In China and Tibet, mercury use was thought to prolong life, heal fractures, and maintain generally good health, although it is now known that exposure to mercury leads to serious adverse health effects.[5] The first emperor of China, Qín Shǐ Huáng Dì — allegedly buried in a tomb that contained rivers of flowing mercury on a model of the land he ruled, representative of the rivers of China — was killed by drinking a mercury and powdered jade mixture formulated by Qin alchemists (causing liver failure, mercury poisoning, and brain death) who intended to give him eternal life.[6][7]

The ancient Greeks used mercury in ointments; the ancient Egyptians and the Romans used it in cosmetics which sometimes deformed the face. In Lamanai, once a major city of the Maya civilization, a pool of mercury was found under a marker in a Mesoamerican ballcourt.[8][9] By 500 BC mercury was used to make amalgams (Medieval Latin amalgama, "alloy of mercury") with other metals.[10]

Alchemists thought of mercury as the First Matter from which all metals were formed. They believed that different metals could be produced by varying the quality and quantity of sulfur contained within the mercury. The purest of these was gold, and mercury was called for in attempts at the transmutation of base (or impure) metals into gold, which was the goal of many alchemists.[11]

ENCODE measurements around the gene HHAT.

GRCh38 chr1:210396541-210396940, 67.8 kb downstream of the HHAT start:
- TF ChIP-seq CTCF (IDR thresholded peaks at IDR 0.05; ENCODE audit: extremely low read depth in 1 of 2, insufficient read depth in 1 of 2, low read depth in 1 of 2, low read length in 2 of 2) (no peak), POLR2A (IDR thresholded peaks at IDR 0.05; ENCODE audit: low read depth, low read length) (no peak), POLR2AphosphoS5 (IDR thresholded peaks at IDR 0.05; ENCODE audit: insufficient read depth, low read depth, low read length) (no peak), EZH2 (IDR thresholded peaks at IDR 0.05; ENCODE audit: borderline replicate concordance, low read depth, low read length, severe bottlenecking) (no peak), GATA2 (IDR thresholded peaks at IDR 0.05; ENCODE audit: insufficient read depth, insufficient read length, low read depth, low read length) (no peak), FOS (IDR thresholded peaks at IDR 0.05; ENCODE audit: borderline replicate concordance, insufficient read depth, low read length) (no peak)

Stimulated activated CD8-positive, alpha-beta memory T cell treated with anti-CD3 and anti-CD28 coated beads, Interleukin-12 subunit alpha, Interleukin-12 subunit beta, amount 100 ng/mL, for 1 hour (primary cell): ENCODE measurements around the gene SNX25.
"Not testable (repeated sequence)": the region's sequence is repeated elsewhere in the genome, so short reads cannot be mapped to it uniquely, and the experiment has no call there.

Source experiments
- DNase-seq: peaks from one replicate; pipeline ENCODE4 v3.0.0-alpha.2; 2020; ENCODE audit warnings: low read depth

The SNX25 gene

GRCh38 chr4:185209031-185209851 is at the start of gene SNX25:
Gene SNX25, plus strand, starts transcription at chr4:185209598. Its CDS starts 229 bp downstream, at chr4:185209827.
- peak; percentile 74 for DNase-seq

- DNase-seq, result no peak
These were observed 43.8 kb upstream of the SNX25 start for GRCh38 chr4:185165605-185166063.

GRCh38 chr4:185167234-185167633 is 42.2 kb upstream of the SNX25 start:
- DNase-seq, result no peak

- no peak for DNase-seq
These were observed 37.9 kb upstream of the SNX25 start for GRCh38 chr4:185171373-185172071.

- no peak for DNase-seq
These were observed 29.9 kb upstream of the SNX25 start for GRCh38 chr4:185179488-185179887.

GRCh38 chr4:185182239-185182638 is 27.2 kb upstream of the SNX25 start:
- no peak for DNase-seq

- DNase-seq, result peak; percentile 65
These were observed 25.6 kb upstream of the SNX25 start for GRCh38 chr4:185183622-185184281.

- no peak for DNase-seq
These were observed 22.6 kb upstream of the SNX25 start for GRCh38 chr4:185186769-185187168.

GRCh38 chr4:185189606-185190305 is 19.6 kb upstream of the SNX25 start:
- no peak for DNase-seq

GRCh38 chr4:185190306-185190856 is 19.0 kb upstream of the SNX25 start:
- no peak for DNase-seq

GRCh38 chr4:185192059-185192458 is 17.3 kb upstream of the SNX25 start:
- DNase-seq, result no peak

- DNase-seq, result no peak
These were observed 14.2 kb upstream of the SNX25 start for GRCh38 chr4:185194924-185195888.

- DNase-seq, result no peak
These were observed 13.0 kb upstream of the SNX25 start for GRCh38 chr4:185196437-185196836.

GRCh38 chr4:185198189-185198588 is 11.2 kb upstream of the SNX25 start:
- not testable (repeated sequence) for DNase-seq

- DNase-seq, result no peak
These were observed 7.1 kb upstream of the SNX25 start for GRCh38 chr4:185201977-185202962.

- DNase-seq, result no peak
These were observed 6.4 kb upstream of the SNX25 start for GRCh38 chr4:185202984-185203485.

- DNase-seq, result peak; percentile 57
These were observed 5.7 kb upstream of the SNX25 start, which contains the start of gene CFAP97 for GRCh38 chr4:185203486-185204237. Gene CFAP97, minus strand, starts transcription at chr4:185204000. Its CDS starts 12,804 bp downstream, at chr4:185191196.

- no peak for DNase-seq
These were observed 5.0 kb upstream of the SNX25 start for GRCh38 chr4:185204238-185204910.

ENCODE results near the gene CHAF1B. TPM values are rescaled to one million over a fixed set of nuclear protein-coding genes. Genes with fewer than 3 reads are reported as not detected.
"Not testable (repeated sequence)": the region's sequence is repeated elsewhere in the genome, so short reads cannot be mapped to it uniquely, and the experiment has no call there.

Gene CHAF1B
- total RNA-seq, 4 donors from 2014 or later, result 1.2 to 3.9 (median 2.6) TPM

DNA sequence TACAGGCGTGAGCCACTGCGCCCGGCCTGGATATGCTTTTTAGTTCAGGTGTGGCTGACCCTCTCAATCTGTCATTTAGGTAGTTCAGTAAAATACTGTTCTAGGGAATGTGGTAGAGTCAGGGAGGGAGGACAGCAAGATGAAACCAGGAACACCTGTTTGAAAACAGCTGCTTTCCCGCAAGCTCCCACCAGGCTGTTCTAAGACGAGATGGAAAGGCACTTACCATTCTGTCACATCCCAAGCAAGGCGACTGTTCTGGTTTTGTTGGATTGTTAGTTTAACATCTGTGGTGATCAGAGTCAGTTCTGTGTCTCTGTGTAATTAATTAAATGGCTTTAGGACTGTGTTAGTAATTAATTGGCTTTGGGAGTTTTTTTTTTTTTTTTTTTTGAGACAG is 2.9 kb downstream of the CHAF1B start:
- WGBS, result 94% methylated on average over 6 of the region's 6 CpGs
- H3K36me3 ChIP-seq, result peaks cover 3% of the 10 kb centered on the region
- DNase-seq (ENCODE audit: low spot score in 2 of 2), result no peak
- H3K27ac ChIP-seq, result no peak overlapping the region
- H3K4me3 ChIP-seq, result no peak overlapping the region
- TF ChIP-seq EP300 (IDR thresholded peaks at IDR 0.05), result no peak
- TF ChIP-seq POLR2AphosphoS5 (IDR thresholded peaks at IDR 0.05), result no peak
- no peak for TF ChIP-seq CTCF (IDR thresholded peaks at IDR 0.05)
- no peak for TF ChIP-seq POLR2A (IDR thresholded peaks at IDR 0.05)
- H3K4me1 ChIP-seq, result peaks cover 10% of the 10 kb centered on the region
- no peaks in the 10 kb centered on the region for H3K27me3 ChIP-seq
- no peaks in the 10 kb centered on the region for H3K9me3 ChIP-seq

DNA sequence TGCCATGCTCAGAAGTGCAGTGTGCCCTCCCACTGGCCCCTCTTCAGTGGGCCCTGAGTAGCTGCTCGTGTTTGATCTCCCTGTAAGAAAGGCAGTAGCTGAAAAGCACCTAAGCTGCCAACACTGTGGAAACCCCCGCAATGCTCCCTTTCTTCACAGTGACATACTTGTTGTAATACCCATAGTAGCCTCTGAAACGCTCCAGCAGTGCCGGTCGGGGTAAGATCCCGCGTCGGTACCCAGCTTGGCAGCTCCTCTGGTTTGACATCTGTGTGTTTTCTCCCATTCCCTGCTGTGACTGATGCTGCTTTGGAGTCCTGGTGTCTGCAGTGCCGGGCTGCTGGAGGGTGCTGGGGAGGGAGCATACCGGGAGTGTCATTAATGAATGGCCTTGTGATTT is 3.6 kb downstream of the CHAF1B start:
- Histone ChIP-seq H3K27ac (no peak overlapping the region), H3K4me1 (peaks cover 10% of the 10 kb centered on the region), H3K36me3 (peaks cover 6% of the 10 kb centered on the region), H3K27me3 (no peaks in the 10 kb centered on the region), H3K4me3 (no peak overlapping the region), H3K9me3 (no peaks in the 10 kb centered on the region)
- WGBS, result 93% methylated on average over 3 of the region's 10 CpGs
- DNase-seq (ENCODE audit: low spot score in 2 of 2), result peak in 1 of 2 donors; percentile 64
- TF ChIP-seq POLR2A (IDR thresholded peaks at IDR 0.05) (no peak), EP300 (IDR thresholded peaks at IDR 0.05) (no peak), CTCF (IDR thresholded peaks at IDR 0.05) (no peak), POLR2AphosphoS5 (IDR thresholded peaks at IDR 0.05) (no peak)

Hg is the modern chemical symbol for mercury. It comes from hydrargyrum, a Latinized form of the Greek word Ύδραργυρος (hydrargyros), which is a compound word meaning "water-silver" (hydr- = water, argyros = silver) — since it is liquid like water and shiny like silver. The element was named after the Roman god Mercury, known for speed and mobility. It is associated with the planet Mercury; the astrological symbol for the planet is also one of the alchemical symbols for the metal; the Sanskrit word for alchemy is Rasavātam which means "the way of mercury".[12] Mercury is the only metal for which the alchemical planetary name became the common name.[11]